In the European Centre for Minority Issues‘ Issue Brief #30, Beyond the (Non) Definition of Minority, Dr Jackson-Preece analyses past and present definitions of the concept of ‘minority’. The analysis makes it possible to evaluate current trends and future opportunities regarding the identification of minority rights holders.
The author’s basic assumption is that minority identity is part of the broader socio-cultural context. Accordingly, the identity of a minority right holder refers to the attributes and opportunities associated with being a minority. This includes relationships between individuals and groups, as well as relations between groups. Moreover, it regards these attributes, opportunities and relationships as socially constructed and therefore changeable and relative to time and context.
Jackson-Preeces’ intention is to reflect on how scholars and practitioners should understand and use such definitions. It is not the intention to endorse any preferred definition of ‘minority’.
Dr Jennifer Jackson-Preece is Associate Professor of Nationalism at The London School of Economics and Political Science. Jackson-Preece is member of the ECMI Advisory Council.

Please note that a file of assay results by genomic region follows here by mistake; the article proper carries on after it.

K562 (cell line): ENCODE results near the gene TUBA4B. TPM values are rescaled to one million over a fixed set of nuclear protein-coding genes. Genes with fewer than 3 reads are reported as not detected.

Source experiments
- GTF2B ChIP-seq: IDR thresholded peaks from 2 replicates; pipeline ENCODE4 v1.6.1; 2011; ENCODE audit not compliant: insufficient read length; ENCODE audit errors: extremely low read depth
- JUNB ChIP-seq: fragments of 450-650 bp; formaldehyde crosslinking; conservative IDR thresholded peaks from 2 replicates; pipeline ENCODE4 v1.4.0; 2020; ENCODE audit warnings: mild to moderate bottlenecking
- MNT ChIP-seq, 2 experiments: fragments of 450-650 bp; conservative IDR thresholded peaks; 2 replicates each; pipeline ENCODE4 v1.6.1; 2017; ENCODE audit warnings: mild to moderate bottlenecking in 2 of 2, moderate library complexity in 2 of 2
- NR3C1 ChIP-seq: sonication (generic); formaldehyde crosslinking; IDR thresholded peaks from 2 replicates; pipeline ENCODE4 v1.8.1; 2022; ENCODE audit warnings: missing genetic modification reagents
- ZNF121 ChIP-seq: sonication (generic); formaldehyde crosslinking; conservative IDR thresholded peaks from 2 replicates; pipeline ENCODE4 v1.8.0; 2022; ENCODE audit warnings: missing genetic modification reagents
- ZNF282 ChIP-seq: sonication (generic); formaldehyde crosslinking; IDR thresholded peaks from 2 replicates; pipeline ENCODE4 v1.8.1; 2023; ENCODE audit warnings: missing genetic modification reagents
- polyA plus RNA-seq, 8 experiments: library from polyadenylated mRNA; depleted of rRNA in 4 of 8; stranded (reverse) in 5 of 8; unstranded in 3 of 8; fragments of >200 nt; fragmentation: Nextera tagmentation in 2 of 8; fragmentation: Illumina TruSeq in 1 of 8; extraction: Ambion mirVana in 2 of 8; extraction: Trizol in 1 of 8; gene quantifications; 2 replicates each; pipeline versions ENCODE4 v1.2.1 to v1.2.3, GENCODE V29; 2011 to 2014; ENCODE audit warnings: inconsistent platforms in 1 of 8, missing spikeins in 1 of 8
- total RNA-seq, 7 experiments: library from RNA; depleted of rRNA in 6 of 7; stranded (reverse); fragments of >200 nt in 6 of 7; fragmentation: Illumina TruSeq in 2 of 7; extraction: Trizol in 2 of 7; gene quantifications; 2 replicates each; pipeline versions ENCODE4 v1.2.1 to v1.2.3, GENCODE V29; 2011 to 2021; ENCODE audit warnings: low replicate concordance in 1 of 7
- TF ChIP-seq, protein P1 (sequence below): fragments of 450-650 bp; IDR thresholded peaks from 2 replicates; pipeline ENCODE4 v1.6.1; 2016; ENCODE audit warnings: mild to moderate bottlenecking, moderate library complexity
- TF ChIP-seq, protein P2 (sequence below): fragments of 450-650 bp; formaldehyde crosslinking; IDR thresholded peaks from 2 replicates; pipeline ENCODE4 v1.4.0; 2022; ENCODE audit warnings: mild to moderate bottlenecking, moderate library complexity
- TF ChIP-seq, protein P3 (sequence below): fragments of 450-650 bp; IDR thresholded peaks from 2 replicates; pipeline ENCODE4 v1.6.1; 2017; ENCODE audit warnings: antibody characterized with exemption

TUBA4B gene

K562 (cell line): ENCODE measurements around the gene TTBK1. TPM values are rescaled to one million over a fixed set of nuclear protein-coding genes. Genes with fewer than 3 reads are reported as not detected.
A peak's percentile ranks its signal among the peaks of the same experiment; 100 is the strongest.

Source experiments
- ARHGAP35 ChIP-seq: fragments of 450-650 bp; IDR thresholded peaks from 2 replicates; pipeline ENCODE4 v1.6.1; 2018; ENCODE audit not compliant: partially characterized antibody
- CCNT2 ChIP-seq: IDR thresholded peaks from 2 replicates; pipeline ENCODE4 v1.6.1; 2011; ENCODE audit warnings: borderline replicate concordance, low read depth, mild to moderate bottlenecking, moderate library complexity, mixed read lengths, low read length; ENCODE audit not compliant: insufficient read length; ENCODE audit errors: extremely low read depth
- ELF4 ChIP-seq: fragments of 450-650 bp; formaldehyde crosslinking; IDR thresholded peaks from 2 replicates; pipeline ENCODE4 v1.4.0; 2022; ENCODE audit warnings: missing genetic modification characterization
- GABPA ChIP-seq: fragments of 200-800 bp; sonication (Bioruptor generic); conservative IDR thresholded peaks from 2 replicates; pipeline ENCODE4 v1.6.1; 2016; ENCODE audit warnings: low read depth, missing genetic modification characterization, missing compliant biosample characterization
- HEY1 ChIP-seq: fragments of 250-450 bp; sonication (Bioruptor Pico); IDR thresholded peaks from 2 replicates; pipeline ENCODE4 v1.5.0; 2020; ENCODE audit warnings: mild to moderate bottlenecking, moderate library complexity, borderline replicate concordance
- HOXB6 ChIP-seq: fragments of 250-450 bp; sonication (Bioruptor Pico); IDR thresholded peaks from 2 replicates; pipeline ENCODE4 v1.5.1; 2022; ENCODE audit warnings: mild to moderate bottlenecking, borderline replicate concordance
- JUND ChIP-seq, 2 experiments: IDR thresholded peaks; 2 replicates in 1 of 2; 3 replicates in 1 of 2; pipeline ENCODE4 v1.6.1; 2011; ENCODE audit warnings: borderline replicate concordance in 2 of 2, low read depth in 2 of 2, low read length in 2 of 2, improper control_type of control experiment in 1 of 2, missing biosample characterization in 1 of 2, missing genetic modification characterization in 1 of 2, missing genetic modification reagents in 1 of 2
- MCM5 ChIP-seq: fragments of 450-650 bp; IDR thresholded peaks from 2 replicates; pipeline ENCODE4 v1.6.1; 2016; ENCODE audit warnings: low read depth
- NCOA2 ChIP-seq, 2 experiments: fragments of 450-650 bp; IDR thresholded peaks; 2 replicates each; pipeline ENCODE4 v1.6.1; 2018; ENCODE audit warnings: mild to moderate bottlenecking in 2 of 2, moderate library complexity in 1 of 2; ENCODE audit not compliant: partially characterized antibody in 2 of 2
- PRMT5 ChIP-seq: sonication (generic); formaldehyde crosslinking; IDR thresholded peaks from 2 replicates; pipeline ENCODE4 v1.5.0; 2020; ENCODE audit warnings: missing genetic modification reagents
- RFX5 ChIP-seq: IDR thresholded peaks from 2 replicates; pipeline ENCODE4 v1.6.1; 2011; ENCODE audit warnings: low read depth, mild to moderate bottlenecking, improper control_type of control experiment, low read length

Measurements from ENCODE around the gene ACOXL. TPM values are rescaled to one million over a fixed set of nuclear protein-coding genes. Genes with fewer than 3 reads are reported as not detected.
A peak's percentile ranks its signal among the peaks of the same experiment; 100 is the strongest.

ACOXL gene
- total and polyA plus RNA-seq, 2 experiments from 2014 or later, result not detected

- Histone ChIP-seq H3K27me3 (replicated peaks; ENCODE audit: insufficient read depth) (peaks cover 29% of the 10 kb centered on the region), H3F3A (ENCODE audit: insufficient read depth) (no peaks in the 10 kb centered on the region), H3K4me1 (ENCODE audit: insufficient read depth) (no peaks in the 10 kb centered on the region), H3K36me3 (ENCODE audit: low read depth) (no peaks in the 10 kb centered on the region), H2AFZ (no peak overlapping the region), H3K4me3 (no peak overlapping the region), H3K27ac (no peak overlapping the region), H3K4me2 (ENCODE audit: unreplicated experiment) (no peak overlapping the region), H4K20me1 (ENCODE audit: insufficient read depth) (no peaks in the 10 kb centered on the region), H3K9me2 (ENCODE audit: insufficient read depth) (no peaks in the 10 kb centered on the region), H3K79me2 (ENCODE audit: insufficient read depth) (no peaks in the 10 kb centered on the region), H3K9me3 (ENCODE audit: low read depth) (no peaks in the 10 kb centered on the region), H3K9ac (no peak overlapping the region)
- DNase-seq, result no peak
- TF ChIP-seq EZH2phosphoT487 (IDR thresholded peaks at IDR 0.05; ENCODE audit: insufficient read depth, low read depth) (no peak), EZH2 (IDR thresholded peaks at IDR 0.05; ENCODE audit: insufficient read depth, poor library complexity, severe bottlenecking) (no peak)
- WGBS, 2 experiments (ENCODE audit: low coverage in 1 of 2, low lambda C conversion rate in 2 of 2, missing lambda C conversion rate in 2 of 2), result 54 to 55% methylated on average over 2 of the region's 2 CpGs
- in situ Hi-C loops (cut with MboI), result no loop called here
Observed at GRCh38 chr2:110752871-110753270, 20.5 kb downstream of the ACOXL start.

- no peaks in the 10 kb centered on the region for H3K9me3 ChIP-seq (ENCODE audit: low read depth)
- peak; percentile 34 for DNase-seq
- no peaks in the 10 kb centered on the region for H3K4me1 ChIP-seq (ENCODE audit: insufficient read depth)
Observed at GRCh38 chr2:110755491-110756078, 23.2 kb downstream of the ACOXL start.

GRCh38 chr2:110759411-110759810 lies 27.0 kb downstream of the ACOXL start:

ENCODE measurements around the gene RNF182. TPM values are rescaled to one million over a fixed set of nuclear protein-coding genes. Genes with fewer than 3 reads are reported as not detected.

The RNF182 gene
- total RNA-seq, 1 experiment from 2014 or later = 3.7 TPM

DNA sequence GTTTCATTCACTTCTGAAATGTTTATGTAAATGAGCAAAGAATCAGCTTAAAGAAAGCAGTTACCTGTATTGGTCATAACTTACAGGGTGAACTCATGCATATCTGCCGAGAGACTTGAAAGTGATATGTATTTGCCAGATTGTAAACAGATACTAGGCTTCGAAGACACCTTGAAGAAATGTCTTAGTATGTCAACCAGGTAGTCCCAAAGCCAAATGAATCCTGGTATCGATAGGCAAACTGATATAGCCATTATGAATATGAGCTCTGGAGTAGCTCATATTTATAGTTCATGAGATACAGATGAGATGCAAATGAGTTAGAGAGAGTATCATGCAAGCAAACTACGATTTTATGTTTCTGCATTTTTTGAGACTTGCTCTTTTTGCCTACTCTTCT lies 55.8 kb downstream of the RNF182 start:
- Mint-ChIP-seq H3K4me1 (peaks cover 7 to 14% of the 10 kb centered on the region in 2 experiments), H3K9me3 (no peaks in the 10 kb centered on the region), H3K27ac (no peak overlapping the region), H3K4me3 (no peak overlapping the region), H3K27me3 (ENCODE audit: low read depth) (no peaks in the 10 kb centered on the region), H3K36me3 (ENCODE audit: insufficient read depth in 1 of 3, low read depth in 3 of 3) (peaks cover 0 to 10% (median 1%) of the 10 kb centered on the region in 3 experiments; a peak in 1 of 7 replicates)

ECMI Issue Briefs © from the European Centre for Minority Issues (ECMI)
ECMI Issue Briefs problematize and present minority issues that have been identified as relevant for greater dissemination by the Centre’s research team. They aim to introduce important issues for further debate and where relevant make recommendations for future agenda setting.
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The European Centre for Minority Issues (ECMI) is a non-partisan institution founded in 1996 by the Governments of the Kingdom of Denmark, the Federal Republic of Germany, and the German State of Schleswig-Holstein.
ECMI was established in Flensburg, at the heart of the Danish-German border region, in order to draw from the encouraging example of peaceful coexistence between minorities and majorities achieved here. ECMI’s aim is to promote interdisciplinary research on issues related to minorities and majorities in a European perspective and to contribute to the improvement of interethnic relations in those parts of Western and Eastern Europe where ethnopolitical tension and conflict prevail.